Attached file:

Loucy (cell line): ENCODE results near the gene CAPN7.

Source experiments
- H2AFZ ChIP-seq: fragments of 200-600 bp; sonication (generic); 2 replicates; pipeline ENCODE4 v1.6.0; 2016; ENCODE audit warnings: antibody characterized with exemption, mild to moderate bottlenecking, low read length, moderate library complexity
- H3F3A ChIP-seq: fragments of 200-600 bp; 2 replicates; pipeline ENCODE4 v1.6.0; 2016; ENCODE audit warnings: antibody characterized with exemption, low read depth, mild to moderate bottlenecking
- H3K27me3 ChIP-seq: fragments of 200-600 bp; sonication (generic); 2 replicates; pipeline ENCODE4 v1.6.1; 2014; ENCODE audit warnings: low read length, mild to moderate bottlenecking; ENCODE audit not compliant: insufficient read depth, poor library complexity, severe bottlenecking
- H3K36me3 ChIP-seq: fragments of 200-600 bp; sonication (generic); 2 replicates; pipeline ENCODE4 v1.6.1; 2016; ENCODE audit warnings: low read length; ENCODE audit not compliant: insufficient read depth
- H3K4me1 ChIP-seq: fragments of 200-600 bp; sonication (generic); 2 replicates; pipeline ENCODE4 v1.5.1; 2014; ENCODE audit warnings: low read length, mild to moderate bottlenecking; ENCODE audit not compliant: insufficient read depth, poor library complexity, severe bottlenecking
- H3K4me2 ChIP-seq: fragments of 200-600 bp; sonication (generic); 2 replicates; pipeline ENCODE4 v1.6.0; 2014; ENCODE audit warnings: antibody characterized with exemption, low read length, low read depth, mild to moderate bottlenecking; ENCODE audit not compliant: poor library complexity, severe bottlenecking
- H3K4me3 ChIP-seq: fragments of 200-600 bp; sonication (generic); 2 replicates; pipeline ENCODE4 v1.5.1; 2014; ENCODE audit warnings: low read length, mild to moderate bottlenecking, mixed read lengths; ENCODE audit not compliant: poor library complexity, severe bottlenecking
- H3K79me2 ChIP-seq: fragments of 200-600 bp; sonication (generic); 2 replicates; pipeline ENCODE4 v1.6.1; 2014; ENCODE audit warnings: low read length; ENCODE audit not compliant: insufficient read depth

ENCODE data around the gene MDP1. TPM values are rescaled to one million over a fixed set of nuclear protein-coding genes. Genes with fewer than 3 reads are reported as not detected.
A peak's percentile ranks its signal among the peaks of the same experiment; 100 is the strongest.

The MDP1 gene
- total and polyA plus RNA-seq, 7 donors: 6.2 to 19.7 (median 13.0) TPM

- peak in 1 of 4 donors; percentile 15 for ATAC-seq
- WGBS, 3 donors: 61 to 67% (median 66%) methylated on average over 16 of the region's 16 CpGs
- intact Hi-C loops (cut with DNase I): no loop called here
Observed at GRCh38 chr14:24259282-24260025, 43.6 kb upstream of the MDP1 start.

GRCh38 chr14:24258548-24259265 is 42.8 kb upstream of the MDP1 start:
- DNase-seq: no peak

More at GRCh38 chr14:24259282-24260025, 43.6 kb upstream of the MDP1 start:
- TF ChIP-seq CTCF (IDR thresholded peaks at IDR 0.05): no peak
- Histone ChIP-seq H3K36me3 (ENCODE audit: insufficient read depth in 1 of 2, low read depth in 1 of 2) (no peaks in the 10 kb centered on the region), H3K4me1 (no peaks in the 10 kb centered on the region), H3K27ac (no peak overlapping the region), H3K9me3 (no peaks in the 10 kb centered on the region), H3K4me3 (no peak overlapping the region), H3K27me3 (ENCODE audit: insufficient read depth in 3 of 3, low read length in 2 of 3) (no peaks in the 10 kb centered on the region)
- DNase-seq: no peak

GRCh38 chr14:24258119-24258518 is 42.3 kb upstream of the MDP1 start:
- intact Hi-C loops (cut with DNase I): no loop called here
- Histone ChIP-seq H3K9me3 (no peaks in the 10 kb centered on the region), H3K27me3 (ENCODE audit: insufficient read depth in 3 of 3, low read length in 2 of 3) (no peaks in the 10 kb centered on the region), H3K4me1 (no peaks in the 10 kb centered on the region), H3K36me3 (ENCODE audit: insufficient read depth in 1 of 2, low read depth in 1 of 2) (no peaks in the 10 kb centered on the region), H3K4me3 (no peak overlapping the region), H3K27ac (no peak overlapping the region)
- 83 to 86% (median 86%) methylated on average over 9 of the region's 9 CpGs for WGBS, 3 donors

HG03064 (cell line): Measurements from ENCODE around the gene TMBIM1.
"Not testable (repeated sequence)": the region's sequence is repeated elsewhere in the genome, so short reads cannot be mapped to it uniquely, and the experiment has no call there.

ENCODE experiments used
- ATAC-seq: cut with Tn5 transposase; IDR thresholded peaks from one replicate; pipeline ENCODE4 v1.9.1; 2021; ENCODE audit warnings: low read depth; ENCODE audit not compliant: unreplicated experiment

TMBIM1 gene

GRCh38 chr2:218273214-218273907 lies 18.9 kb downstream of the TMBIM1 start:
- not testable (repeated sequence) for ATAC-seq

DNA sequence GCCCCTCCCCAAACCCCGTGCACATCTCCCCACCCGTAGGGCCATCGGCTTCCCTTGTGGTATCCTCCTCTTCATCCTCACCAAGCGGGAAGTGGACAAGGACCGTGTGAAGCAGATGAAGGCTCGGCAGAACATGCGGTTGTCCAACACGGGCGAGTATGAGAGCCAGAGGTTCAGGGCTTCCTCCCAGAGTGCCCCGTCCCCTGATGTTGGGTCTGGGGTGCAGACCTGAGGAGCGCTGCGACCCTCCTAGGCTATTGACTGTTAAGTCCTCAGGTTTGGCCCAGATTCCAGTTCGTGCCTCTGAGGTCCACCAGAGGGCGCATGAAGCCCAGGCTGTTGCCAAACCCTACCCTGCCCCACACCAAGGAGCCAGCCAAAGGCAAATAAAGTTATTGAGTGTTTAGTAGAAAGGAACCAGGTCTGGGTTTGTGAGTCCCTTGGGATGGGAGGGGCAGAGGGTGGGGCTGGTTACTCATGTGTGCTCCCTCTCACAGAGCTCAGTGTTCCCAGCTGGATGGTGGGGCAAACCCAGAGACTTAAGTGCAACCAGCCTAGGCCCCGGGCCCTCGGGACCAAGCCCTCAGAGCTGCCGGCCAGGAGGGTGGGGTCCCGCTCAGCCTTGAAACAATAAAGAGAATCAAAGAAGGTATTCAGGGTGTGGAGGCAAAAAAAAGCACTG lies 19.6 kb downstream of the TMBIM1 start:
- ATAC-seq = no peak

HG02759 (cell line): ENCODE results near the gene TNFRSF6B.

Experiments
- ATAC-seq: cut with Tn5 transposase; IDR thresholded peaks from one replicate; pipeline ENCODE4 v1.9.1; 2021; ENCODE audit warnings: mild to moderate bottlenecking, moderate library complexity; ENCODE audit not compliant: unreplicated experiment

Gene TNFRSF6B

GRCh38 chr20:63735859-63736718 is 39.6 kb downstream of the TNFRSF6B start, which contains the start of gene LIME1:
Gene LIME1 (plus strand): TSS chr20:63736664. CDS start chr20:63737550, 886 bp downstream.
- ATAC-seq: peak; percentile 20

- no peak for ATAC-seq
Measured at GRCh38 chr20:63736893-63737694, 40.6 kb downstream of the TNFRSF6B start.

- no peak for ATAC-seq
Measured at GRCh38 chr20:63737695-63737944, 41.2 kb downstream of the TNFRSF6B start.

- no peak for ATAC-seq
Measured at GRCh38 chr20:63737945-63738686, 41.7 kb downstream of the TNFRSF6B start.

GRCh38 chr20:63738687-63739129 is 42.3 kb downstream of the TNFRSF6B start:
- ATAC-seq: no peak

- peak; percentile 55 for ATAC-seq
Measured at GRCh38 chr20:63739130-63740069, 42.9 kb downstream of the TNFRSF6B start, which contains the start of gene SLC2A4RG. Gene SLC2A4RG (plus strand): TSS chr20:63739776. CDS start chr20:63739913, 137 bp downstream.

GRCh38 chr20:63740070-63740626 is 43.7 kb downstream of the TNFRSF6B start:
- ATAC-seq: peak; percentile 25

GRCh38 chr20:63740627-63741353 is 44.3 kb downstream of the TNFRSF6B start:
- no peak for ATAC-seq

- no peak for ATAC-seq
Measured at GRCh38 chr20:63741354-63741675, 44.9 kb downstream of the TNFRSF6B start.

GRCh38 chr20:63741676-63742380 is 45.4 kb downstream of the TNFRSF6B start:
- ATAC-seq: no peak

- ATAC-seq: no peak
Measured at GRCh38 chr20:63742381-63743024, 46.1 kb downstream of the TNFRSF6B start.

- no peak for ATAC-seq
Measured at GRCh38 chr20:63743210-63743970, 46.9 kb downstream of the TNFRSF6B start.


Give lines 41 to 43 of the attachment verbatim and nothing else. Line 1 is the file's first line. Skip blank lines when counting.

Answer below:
Gene TNFRSF6B

GRCh38 chr20:63735859-63736718 is 39.6 kb downstream of the TNFRSF6B start, which contains the start of gene LIME1:
Gene LIME1 (plus strand): TSS chr20:63736664. CDS start chr20:63737550, 886 bp downstream.